• 3. International Journal of Computer Engineering and Technology (IJCET), ISSN 0976-6367(Print), ISSN 0976 - 6375(Online), Volume 5, Issue 4, April (2014), pp. 119-125 © IAEME 121 Figure 2: Shows the structure of proposed (IGRM) methodology [6] The intelligent feature recognition methodology (IFRM) presented in this paper consists of three main phases that the first phase converts a CAD data in IGESIB-rep format into a proposed object oriented data structure [7]. The second phase classifies different part geometric features obtained from the data file converter into different feature groups. The third phase maps the extracted features to process planning's point of view.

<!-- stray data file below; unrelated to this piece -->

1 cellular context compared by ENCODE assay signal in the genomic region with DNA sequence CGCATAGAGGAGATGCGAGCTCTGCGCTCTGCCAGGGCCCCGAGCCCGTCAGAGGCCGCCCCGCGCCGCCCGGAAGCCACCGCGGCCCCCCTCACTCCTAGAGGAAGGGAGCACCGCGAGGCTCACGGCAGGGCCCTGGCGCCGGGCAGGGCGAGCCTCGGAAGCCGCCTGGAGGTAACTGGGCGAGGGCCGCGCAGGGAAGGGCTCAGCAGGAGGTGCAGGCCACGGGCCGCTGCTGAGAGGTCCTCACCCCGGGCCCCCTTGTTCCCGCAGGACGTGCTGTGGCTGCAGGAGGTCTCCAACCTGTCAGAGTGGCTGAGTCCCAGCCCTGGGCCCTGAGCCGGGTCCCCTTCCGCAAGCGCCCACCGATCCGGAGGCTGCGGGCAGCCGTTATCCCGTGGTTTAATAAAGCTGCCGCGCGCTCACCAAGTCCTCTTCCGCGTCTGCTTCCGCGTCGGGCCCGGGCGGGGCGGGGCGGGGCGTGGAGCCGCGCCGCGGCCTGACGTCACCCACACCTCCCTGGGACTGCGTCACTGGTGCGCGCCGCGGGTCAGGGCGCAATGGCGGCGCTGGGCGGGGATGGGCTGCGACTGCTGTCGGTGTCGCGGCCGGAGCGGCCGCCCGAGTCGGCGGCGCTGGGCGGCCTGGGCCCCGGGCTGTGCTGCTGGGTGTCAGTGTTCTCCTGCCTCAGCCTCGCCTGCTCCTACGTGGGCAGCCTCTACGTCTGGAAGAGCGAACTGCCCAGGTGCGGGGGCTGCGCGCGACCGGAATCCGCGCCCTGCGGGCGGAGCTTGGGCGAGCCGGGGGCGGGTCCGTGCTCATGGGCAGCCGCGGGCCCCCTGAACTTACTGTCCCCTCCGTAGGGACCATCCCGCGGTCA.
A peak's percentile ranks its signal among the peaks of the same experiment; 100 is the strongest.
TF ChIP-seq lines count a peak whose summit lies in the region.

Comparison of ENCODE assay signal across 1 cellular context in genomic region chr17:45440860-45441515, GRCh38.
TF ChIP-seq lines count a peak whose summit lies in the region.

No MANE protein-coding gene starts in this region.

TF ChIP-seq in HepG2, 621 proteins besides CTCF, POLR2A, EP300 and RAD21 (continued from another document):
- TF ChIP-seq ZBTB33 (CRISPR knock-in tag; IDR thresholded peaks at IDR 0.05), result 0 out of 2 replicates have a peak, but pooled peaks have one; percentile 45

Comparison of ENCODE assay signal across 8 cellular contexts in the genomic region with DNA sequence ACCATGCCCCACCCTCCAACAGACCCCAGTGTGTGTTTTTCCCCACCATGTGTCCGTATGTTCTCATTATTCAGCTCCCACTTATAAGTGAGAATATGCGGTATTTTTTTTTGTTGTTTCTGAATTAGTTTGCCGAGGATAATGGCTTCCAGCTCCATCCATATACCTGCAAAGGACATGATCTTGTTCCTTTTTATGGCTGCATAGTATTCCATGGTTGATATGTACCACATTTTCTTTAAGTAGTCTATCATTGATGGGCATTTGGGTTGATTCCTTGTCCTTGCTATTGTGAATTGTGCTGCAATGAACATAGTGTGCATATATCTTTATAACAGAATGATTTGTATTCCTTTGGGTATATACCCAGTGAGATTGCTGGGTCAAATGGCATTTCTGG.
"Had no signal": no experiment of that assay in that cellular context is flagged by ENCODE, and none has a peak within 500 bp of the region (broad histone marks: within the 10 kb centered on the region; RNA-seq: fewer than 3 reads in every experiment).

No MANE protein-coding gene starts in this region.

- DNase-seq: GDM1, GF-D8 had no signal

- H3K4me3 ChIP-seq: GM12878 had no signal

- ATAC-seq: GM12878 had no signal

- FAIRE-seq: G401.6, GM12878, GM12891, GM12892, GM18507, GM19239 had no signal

• 4. International Journal of Computer Engineering and Technology (IJCET), ISSN 0976-6367(Print), ISSN 0976 - 6375(Online), Volume 5, Issue 4, April (2014), pp. 119-125 © IAEME 122 2. PHASES OF INTELLIGENT FEATURE RECOGNITION METHODOLOGY The detail of phases of intelligent feature recognition methodology as below (1) A Data file converter The IGES is a standard file format for the data defining the object drawing in 3D CAD systems in B-rep structure. The entry fields in ICES format consist of an object's geometric and topological information. The geometric information includes the definition of lines, planes, circles and other geometric entities for a given object [21]. The fundamental IGES entities, which are related to representing a solid in B-rep structure, are discussed below 1. Line A line in IGES file is defined by its end points. The coordinates of start point and terminate point are included in parameter data section of this entity. 2. Circular Arc To represent a circular arc in modeling space, IGES provides the information including a new plane (Xn YT) in which the circular lies, the coordinates of center point, start point, and terminate point. A new coordinate system (XT, YT, &) is defined by transferring the original coordinate system (Xo, Yo, Zo) via a transformation matrix [20] 3. Direction Direction entity is a non-zero vector in 3D that is defined by its three components with respect to the coordinate axes. The normal vector of surface can be determined by this entity. 4. Plane surface The plane surface is defined by a point on the plane and the normal direction to the surface. 5. Vertex This entity is used to determine the vertex list which contains all the vertexes of the object. 6. Edge This entity is used to determine the edge list which contains all the edges of the object. 7. Face This entity is used to determine faces which consist of the object. 8. Shell The shell is represented as a set of edge-connected, oriented used of faces. The normal of the shell is in the same direction as the normal of the face. 9. Right Circular Cylindrical Surface The right circular cylindrical surface is defined by a point on the axis of the cylinder, the direction of the axis of the cylinder and a radius is entity is used to determine the loops which involved in all facets of the object [11].